He teaches at
“The conference was held in a compound in the woods up slope from
Middlebury Collegein . Medora and I didn't have much money, so to save on coin we didn't lodge at the conference center but in a tent in a nearby campground, primitive living for three weeks. I was in an agitated state of mind. I imagined myself a prisoner going up before a one-man parole board -- John Gardner. Vermont
I didn't like the scene at the conference center. It was too much like a summer camp for adults with tennis courts and cocktail hours and schedules and a hierarchy that consisted of published writers, darned-near published writers, wait persons; at the bottom were myself and the other wanna-be's who had paid money to get in. The weather was sunny, the people civil, the talk gossipy, full of good humor, subtle irony, even joy. I would have preferred dark skies, austere surroundings, and serious conversation.
I particularly hated seeing other conferees enjoying themselves. In particular, I hated Poet Mark Strand. He was six feet six, handsome, kind, warm; he played tennis in white shorts and beautiful women fawned over him. I would have hated him less if he'd been a mediocre writer, but his poems were beautiful and insightful.
The daily workshops, nightly readings and lectures put me on edge. I went out of my way not to listen. I was hanging around for one reason -- my impending conference with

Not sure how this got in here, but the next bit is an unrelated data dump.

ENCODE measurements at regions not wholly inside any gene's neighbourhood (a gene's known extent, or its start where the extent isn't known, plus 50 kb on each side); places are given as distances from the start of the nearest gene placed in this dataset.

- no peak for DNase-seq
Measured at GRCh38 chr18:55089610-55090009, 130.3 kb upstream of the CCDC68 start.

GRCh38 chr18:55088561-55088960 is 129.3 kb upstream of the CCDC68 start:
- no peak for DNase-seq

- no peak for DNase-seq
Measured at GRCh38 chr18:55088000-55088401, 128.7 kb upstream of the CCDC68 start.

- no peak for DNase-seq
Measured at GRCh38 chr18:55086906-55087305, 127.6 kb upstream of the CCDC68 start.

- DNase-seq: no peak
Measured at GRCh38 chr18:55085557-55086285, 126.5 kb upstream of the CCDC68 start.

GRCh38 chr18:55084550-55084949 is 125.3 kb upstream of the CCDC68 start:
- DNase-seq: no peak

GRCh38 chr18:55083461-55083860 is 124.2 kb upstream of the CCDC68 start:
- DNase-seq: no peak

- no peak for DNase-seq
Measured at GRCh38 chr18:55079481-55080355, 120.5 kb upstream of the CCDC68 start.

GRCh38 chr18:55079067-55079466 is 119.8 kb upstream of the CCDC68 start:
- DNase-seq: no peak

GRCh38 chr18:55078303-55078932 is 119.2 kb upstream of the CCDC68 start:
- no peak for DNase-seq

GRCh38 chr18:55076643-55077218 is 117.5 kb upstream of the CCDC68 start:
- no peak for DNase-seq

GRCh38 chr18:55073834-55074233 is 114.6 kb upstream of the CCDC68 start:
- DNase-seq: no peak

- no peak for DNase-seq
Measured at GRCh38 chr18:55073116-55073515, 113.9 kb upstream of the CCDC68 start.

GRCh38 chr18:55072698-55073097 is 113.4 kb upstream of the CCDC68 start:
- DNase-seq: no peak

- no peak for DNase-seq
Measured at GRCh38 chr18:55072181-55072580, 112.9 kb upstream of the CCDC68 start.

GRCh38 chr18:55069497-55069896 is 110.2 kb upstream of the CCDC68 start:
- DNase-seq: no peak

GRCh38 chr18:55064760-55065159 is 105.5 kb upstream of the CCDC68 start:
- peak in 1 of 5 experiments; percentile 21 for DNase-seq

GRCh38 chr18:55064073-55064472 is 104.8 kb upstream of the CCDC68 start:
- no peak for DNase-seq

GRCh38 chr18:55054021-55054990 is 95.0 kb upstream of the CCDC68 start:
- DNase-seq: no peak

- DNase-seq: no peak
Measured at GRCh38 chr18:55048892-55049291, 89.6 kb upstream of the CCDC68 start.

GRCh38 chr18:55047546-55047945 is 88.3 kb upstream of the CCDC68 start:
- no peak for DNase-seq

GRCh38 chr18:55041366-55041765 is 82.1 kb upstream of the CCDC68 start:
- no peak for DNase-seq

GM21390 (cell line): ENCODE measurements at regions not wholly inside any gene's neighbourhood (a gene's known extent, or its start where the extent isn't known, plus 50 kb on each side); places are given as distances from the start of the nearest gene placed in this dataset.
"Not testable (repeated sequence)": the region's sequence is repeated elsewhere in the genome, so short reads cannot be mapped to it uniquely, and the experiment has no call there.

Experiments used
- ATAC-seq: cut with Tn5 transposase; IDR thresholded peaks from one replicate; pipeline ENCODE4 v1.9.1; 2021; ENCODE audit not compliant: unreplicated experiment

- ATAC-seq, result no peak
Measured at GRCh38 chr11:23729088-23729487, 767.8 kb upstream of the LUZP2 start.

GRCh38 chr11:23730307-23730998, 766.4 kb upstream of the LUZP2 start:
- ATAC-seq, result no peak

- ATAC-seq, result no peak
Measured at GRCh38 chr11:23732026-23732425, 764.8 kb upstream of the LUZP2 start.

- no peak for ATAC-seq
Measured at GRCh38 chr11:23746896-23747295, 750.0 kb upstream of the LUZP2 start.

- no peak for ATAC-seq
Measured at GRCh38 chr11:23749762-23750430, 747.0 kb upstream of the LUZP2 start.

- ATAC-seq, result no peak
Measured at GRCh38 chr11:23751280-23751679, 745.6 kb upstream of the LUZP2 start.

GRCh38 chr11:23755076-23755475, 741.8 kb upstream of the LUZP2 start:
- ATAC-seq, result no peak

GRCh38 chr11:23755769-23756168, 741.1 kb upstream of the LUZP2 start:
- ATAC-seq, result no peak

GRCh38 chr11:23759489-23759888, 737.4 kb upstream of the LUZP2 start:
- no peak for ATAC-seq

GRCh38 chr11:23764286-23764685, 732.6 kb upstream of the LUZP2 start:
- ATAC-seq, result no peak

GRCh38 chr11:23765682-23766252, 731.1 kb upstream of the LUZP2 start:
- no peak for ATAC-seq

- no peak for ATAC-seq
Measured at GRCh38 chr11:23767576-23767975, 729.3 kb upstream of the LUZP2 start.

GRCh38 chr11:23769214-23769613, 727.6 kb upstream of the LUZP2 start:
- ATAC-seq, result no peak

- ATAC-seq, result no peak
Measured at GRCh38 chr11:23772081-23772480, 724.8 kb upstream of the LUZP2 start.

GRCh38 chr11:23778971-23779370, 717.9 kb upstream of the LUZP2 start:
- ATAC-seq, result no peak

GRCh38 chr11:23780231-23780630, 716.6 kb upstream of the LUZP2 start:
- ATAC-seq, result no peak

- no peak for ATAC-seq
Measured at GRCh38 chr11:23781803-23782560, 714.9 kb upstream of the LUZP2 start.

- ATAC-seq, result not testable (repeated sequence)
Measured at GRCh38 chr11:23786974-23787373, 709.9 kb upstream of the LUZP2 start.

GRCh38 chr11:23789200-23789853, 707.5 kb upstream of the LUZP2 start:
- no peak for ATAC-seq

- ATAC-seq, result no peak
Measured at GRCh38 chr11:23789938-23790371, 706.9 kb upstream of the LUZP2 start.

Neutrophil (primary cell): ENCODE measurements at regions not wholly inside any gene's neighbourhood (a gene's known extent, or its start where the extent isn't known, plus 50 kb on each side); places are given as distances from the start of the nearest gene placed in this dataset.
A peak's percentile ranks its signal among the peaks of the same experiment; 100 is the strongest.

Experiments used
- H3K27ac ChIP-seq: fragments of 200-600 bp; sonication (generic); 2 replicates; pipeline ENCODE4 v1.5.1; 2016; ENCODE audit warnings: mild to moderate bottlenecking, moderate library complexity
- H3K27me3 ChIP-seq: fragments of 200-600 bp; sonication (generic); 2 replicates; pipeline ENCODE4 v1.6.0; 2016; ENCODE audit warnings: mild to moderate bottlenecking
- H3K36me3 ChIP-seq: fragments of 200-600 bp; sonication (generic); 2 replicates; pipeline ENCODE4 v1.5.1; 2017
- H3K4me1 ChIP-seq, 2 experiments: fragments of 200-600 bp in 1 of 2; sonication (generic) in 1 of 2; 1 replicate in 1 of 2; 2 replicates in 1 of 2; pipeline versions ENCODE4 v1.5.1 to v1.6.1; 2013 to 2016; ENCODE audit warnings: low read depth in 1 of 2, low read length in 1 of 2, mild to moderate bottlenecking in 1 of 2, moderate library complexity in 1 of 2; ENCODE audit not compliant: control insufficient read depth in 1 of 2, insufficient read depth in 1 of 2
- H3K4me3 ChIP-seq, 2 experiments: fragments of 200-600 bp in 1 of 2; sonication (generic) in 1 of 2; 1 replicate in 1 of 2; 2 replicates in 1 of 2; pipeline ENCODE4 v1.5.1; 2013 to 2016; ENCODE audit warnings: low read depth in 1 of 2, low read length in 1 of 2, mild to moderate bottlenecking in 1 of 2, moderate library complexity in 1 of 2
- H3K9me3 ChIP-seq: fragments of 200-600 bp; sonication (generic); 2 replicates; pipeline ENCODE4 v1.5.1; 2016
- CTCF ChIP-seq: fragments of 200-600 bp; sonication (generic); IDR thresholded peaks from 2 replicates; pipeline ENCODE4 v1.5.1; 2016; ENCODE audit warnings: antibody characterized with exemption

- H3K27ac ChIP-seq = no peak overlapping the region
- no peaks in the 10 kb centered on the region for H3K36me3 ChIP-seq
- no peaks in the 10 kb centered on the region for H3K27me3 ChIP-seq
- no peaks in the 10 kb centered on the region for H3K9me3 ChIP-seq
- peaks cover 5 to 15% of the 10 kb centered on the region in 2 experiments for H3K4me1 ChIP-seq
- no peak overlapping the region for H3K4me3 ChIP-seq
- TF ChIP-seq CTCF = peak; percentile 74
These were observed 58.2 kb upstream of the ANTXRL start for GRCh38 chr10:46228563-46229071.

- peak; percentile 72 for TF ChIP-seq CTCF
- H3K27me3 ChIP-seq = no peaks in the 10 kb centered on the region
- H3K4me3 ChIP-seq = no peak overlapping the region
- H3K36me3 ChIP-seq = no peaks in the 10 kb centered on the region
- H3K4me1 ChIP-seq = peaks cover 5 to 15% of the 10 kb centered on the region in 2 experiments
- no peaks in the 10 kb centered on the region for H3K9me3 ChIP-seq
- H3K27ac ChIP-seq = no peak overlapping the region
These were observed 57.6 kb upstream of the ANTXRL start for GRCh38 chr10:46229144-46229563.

He was clearly the number one pooh-bah here, even bigger than Mark Strand.”
The name, Mark Strand stayed with me, but since I didn’t read or write poetry, I never bothered to find out who he was.
A couple of weeks ago I got my monthly newsletter from Lighthouse Writers Workshop and in May, there will be a Writer's Studio event with former US Poet Laureate and Pulitzer Prize-winner, Mark Strand. Aha. This was a message meant just for me. I did a search on Mark Strand to learn more about him and found this essay he wrote on the Poetry in the World. If anything appeals to me, it’s the idea of a “serious” poet with a sense of humor. In the essay,
“Days went by. I wrote nothing. I began to think that I should come up with yet another title, but I knew that I'd be giving in to a weakness I had for reduction, that were I to let myself go, I might end up with a title like "A Couple of Words in Space" or "A Syllable in the Woods." In other words, the less inclusive the title, the less I would feel obligated to say anything. But I also knew that without the obligation to speak, I might remain silent. A silent lecture! The ultimate reduction! But, alas, beyond my ability to perform. I decided to stick with ‘Poetry in the World’.”
The rest is here and is excellent.
From Hebert in